It was not until March 11 that the WHO officially declared the spread of Covid-19 to be a pandemic. The declaration did not lead to an extra level of action, but it was official recognition that this coronavirus had in just a few weeks infected every corner of the planet. The previous reported pandemic was Influenza A, in 2009. The Chinese authorities registered a 55-year-old person as the first case of Covid-19 infection on November 17 2019 in the Hubei region. The outbreak is believed to have originated in a market where wild animals were being sold in Wuhan City, and on December 31, the WHO reported the first cases. In mid-January, the first cases were imported from China to Thailand and Japan. On January 24, the first infected people in Europe were reported in France. Globalization carried the virus everywhere in just a few weeks.
15. What measures have been taken to stop the pandemic?
China, the ground zero of the pandemic, enacted massive, two-month-long confinements that affected about half the population: first in Wuhan and its region, where the outbreak began, and then in other cities in the country. This same model has been replicated with local varieties in India, Russia and most European states, where quarantine has generally been less stringent than in China. In the US, the response has been uneven and uncoordinated among the various states.
16. Why have some states not chosen to restrict people to their homes?
There are states that do not believe in the effectiveness of mass quarantine. South Korea, for example, has chosen to test its citizens to see if they are carriers of Covid-19 and whether they must be isolated or immunizedin order to control the spread of the disease. Other countries, such as Sweden, rely on “herd immunization”, a controlled transmission of the virus that avoids overloading the healthcare system, as has happened in many other countries.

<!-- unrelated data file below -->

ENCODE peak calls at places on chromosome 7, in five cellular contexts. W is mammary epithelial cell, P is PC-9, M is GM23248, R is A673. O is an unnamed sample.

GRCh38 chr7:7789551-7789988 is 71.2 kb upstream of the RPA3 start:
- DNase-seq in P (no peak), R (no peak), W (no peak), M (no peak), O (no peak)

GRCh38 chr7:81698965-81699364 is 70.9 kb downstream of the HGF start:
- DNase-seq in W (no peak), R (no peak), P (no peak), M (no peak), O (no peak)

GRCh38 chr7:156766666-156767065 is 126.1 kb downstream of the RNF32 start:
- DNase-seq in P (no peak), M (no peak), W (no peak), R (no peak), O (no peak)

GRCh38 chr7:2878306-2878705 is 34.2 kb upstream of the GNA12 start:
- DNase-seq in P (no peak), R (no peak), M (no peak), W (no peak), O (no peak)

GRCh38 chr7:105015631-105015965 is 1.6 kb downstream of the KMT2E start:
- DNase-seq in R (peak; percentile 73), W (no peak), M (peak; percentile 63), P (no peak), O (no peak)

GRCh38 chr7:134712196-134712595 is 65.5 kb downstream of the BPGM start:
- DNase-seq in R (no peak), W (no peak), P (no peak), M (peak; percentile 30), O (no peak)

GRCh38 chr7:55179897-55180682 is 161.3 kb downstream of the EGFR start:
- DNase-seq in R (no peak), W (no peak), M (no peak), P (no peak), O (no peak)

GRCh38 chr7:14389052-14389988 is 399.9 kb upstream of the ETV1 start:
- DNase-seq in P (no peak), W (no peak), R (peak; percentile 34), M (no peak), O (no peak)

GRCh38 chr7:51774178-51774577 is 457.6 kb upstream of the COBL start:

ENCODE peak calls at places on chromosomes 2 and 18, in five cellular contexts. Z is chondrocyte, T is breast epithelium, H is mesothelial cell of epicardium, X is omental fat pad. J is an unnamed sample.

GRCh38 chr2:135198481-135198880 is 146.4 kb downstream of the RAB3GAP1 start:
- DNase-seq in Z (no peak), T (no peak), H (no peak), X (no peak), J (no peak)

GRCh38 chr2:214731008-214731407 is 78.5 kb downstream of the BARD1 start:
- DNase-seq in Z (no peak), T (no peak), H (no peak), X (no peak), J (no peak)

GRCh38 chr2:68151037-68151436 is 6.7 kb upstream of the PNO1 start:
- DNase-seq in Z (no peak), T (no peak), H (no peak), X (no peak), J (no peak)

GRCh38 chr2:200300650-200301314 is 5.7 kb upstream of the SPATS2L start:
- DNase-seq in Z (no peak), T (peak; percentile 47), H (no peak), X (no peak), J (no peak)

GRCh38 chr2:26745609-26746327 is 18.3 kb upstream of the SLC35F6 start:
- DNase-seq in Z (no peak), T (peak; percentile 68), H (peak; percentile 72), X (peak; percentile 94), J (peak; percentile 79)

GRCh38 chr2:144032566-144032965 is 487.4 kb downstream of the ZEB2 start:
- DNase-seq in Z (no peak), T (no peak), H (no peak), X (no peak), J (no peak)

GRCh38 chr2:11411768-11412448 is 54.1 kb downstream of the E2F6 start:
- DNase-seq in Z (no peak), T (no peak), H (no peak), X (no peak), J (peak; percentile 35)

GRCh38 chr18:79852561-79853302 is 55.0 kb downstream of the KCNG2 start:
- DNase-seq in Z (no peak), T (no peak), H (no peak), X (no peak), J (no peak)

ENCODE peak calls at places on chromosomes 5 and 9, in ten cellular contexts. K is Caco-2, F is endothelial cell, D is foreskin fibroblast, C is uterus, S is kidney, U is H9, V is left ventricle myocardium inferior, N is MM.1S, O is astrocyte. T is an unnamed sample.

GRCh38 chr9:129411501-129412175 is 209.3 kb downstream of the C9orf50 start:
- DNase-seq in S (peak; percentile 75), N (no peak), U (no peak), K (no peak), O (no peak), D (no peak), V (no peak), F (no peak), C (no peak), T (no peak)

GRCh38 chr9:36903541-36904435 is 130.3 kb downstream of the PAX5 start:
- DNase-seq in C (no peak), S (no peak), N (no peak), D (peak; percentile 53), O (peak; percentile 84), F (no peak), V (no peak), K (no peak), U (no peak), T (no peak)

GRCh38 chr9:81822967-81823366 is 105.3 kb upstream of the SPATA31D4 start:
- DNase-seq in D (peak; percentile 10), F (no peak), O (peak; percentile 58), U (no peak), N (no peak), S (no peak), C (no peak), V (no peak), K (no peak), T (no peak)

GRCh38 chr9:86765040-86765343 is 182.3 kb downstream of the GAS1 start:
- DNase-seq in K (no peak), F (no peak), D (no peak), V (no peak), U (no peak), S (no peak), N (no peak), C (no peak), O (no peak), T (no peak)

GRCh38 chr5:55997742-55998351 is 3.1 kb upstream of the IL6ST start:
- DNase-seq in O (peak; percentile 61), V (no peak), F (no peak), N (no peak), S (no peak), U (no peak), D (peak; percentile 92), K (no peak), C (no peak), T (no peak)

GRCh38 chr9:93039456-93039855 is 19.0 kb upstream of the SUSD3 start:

17. Can we get immunity from this virus?
Once the disease has been overcome, antibodies capable of blocking the virus can be generated for a few months. Studies are not definitive yet, but it does indicate that, as with the flu, we must be vaccinated every year, but the immunity is for a while but not permanent.
18. Why is staying at home important?
The battle against coronavirus is not only fought in hospitals. Staying at home is one of the most effective measures to stop the spread of the virus that causes Covid-19, along with frequent hand washing and maintaining a safe distance of one and a half metres between people. The sole purpose is to reduce the transmission rate and minimise the impact of Covid-19 on the public health system.
19. Why is it recommended to wash your hands?
One of the best prevention measures against coronavirus is to wash your hands with soap and water. It is recommended by all health authorities, from the WHO to the Spanish health ministry to the Catalan health department. Viruses can stay active for many hours on the surfaces we touch with our hands; then if we touch our face, the odds of being infected multiply. That is why it is so important to wash your hands often. And you don’t have to do it with miraculous, expensive, or hard-to-find products – soap is the worst enemy of the SARS-CoV-2 coronavirus (and viruses in general).
20. Do face masks protect you from infection?
It is not necessary to use a face mask in public spaces unless you have been told to by a healthcare professional. However, that is according to the latest instructions from the health department, which may change in the future because there are differences between what experts in this field think. The cases in which a face mask is needed are whenever directed to by healthcare staff, if you are in isolation and have contact with other people in your environment or who share the same space.
21. What is social distancing?
One of the most important ways to stop Covid-19 contagion is to maintain social distance, or to maintain a physical distance from other people. This must be taken into account in public places, where a good number of people may still gather, such as food shops or supermarkets. Quarantine is the maximum expression of social distancing.
22. What should I do if I notice some of the symptoms?